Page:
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Dental Office Waste Poses a Public Health and Ecological Risk

The dental community is made up of healthcare professionals that care about the environment and with that goal in mind, dental office waste management has become an important aspect of the modern dental practice.

 

The waste that dental offices generate while delivering dental care includes a variety of materials that present a potential challenge to the environment. Dental practitioners are responsible for proper disposal methods of these materials to ensure both the public’s safety and minimize their effect on the environment.

 

Examples of such waste items include:

  • Dental amalgam containing mercury,
  • Silver,
  • Lead,
  • Biomedical office waste including spent x-ray processing solutions, disinfectants, cotton, plastic, latex, and glass which may be contaminated with bodily fluids and sharps including lancets, needles, and syringes, and
  • General office waste.

Amalgam

Dental amalgam is a safe, durable, long-lasting, cost-effective material that has been used as a filling material for more than 150 years. Amalgam contains mercury, which is a toxic and bioaccumlative material, continuing to accumulate in living organisms, thereby posing a threat to plants, animals and humans should it enter the water system. Left uncontained, mercury has the potential to enter our food web, harming birds and fish.

 

Amalgam that is replaced or removed generates mercury-containing waste when amalgam particles are vacuumed from the mouth. These particles must be effectively collected and maintained. To this end, many dental practitioners have chair-side filtration devices that collect larger particles of dental amalgam removed via suction. Amalgam separators are devices designed to filter finer amalgam particles from the wastewater to reduce the amount of amalgam entering the sewage system.

 

There are standards and regulations in place in Ontario associated with the quality of the dental practice and amalgam waste disposal. The Royal College of Dental Surgeons of Ontario establishes and maintains a standard of practice under the regulated Health Professions Act, 1991, and the Dentistry Act, 1991.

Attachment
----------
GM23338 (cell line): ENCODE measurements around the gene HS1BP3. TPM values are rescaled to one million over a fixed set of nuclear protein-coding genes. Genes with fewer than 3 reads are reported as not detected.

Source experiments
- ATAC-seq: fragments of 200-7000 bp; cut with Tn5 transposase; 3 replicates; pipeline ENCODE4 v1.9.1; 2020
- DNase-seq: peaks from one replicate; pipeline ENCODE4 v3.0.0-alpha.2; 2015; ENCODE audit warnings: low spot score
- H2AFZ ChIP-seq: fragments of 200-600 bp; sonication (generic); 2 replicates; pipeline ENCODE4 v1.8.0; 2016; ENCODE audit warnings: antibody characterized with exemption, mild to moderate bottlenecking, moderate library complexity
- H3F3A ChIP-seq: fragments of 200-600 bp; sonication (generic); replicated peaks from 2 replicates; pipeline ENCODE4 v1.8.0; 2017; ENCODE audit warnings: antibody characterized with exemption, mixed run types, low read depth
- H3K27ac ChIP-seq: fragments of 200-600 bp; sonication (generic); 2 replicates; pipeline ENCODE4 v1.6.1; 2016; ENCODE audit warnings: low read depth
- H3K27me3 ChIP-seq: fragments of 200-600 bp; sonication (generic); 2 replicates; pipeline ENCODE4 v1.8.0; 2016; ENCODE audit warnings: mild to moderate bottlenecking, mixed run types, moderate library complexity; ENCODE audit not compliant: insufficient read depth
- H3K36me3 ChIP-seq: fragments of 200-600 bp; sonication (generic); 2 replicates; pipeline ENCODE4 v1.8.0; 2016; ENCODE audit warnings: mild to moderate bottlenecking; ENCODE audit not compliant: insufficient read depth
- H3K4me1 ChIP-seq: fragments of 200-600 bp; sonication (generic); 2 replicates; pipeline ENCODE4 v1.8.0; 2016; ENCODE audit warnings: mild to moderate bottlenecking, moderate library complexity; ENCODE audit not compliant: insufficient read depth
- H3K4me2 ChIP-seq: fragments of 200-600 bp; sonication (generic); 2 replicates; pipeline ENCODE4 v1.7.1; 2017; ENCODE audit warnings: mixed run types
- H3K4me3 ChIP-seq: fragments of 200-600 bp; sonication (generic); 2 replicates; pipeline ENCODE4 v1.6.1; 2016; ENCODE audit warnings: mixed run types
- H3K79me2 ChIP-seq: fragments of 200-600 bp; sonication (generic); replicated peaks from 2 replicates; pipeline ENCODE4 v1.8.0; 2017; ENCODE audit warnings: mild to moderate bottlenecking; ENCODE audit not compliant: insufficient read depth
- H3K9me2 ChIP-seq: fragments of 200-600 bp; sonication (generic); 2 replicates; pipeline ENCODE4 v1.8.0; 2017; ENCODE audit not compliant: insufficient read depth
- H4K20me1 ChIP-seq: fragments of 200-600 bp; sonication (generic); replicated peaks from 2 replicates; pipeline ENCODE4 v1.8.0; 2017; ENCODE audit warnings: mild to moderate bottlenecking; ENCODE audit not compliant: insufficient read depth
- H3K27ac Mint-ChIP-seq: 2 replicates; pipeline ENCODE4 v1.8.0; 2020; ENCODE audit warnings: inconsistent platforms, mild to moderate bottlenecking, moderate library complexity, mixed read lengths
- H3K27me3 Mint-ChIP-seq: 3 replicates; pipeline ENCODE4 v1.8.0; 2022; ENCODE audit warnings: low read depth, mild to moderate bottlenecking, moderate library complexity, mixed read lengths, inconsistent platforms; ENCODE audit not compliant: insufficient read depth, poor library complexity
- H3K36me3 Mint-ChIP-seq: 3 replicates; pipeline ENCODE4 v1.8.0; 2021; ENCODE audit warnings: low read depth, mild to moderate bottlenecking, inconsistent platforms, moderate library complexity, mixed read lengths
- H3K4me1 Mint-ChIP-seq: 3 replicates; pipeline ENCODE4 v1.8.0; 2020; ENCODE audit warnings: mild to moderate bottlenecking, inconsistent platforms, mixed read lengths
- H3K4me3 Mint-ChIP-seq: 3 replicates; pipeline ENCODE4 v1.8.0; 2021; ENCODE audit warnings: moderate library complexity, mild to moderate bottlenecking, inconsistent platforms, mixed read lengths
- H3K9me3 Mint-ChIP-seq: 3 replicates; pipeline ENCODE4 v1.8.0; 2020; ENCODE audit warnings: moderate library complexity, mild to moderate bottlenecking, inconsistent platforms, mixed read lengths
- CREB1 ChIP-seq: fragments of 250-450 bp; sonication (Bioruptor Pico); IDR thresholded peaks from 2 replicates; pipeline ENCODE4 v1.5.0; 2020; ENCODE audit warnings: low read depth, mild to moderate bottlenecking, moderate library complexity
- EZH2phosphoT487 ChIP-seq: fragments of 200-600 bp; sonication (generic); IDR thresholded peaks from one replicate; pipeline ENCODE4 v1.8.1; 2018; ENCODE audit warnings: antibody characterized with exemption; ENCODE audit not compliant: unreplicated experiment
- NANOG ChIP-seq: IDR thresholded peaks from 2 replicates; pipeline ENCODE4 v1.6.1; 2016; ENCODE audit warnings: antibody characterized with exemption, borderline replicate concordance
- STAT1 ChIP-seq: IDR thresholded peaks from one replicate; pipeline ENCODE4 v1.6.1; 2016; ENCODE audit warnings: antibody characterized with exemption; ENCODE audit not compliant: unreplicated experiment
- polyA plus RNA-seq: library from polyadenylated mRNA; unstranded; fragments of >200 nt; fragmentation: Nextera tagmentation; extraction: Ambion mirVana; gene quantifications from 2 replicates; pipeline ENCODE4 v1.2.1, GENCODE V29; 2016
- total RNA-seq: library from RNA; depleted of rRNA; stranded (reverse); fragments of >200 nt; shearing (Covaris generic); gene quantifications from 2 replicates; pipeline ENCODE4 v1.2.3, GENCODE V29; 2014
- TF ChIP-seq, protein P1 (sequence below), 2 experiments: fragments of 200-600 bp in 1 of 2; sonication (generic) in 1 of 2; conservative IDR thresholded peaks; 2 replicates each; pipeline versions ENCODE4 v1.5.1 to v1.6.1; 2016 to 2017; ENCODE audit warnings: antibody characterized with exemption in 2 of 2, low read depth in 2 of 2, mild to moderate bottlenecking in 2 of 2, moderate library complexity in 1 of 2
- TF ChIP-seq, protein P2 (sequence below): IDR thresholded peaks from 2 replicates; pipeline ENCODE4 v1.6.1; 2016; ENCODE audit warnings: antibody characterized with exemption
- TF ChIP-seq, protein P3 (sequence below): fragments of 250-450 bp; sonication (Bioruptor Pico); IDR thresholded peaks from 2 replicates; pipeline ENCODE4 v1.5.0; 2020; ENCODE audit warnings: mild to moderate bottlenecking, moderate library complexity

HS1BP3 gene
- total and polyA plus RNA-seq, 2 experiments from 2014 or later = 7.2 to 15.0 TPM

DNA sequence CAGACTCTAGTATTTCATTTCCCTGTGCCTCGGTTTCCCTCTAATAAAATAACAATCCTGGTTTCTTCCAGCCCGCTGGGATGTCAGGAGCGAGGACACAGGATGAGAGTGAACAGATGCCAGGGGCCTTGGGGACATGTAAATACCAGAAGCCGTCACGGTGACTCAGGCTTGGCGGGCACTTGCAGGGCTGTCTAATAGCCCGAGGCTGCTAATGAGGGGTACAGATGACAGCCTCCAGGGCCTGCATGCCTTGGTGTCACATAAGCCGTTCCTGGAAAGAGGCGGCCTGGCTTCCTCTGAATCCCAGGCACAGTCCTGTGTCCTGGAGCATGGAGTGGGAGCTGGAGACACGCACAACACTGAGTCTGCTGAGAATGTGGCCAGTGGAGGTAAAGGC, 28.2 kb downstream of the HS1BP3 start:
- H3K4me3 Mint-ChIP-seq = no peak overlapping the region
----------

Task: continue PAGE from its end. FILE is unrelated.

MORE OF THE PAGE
Silver

Silver is another heavy metal that can be found in dental amalgam. It also occurs as silver thiosulfate in radiographic fixer, a solution used in the processing of dental radiographs (x-rays). The used fixer must not be washed down the drain. Dentists can install in-house recovery units that recover the silver for reuse.

 

Another common waste product from the dental office is unused film, since they contain unreacted silver that can be toxic in the environment.

 

Incorporating digital imaging as a replacement means to obtain dental radiographs reduces the amount of silver waste generated by the dental office.

 

Lead

Lead shields that are contained in each film packet used in traditional radiography are another waste product of the dental industry. Lead, like mercury and silver, is toxic to the environment and accumulates in the environment. These lead packets need to be collected and returned periodically to the supplier for recycling.

 

Biomedical Office Waste

Biomedical waste is one of the many types of waste regulated by the Ministry of the Environment and Climate Change. Biomedical waste includes any materials capable of causing disease such as blood-soaked gauze, tissues, and syringes.

 

General Office Waste

Dental offices can also minimize the effect of waste accumulation in the environment by implementing best practices such as:

  • Purchasing products with minimal packaging
  • Use of reusable plastic containers
  • Use of products made from recycled or partly recycled materials
  • Use of energy-efficient office lighting
  • Conscientious use of paper in the dental office for printing and use of both sides of a sheet of paper

By implementing best practices in the collection and disposal of dental office waste, a dental office can successfully minimize and substantially reduce the effects of dental waste on the environment.

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